I'm still learning the finer points of ol' Mama Bear, and hopefully can figure out how to keep a smaller fire (ie, cooler fire, cooler home, less wood!) without having to either load it with twigs every half hour, or keep it so choked up that I have to clean out creosote every two weeks!

    Luckily, we have quite a few acres of mature, wooded land (and a lot of standing dead timber to boot), so although it's a lot of hard work, our heat has been free this year.

    April
     
  17. desdawg

    desdawg Well-Known Member

    Messages:
    205
    Joined:
    Jul 18, 2004
    Location:
    Arizona
    High of 68, low of 48. The best way to keep your house warm is to put the wheels back on and move it to AZ! :cool: And then when summer comes and you all are having the nice temps we are sitting at 108 degrees. And our electric bills are off the charts trying to stay cool. Plus or minus, ying and yang, everything has it's tradeoffs.
     
  18. Alex

    Alex Well-Known Member

    Messages:
    833
    Joined:
    Mar 20, 2003
    Location:
    Vancouver, and Moberly Lake, BC, Canada
    When it's MINUS 35F outside, it's so nice to have it about PLUS 70 F inside down stairs during the day and about 66 to 68 F up stairs at night.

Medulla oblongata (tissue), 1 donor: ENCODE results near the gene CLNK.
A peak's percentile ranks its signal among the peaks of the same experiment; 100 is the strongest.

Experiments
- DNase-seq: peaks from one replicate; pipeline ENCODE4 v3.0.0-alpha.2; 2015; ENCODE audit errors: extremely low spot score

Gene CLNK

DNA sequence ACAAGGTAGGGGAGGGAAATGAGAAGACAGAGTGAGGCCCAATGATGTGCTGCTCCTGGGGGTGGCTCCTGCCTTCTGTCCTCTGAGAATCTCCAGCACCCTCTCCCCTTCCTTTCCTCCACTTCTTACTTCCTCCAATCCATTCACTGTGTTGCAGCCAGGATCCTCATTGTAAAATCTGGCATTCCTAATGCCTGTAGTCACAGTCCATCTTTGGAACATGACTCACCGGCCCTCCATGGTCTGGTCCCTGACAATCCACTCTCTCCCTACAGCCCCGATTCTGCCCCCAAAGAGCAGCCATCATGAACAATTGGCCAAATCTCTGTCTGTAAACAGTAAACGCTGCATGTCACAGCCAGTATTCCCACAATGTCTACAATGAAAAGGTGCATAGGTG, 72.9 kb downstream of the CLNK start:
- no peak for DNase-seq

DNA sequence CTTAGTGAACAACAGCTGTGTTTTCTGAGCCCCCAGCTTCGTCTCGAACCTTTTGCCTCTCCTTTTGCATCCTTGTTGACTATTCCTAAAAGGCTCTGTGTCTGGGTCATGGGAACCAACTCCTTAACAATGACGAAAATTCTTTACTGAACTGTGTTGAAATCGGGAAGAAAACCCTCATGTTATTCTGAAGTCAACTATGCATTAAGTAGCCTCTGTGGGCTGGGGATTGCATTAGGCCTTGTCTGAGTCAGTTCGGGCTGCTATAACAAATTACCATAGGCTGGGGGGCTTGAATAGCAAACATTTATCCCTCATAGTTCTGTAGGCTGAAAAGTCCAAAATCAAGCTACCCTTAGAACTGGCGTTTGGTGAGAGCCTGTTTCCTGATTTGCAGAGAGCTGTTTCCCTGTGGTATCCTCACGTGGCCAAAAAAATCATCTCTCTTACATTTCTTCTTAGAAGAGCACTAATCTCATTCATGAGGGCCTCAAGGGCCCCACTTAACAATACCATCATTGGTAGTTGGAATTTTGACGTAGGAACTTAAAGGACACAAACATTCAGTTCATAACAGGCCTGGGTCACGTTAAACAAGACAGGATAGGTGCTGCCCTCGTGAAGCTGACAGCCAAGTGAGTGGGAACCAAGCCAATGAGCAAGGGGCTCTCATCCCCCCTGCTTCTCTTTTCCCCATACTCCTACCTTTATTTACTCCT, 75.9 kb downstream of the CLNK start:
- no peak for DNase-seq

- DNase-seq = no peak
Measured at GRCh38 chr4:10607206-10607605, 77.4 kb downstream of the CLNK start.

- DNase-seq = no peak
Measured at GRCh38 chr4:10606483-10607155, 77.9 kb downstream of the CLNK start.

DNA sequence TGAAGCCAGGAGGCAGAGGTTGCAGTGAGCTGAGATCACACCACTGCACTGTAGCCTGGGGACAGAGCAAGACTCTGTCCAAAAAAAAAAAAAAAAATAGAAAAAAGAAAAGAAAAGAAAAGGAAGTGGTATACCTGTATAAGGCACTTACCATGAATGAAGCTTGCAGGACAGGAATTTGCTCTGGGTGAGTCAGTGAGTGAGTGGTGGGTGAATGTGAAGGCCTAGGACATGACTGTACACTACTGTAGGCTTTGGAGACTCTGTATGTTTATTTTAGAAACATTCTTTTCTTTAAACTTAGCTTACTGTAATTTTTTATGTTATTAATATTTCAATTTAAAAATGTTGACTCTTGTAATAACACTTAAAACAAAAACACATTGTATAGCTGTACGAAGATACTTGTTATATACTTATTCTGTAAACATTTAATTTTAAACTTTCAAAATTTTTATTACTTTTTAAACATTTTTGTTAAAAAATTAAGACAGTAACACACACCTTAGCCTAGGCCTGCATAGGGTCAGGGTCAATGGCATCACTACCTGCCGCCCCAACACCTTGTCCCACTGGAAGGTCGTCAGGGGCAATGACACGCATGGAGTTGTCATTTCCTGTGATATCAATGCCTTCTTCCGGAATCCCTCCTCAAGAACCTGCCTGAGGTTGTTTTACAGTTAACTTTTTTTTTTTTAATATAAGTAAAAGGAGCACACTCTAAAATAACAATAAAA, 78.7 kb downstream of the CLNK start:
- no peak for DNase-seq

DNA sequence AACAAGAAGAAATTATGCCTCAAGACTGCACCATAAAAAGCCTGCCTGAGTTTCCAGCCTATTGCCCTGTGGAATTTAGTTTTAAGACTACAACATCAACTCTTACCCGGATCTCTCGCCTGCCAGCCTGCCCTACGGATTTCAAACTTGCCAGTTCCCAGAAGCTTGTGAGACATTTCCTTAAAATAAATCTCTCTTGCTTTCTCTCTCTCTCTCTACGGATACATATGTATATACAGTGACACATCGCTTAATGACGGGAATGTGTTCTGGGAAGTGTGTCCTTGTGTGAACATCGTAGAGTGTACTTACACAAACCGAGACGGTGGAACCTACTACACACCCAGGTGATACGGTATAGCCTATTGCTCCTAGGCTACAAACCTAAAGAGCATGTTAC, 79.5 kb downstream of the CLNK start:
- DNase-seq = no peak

We use the Blaze King largest model - 82.5% efficient - huge firebox - lasts all night. Great wood stove - bone-warming radiant heat is the best!

    [​IMG]
    70 F Inside, Very Cold Outside, Spruce & Pine Keep It Warm, The Three or four Largest Logs in The Image Will fit in the Stove At One Time, and Will Last All Night.

    Stay Warm,
    Keep Active,

    Alex

    btw We do NOT feel "guilty" one bit. We feel good. We got the wood, chopped it and burn it - and are warm, hope you are too.

    and btw Our heating bill is for some chain saw, gas, oil, etc., and food to give us energy.
     
  19. MorrisonCorner

    MorrisonCorner Mansfield, VT for 200 yrs

    Messages:
    3,736
    Joined:
    Jul 27, 2004
    Location:
    VT
    We've got a "back up" Monitor which runs on Kero set at 56 during the day... we allow it to pop up to 60 in the morning so we can take showers without getting frostbitten.

    The woodstove, however, keeps the first floor around 58 during the day. And yes, I do sometimes work in my coat. Thank goodness for wool overalls!
     
  20. perennial

    perennial Well-Known Member

    Messages:
    1,262
    Joined:
    Aug 23, 2004
    Location:
    Virginia
    It makes me feel cosy just to see it. I keep our house at 67 during the day. It comes up to 69 after school time and goes back down to 67 at night. We have forced hot air heat so it feels chilly more easily. We do have a wood stove insert which heats the LR fantasticly, so i'm trying to use that more also. When that's on, the heat doesn't come on.

    When we move to be rural, we will NOT have hot air heat.


    I LOVE that wood stove - gonna show hubby that picture!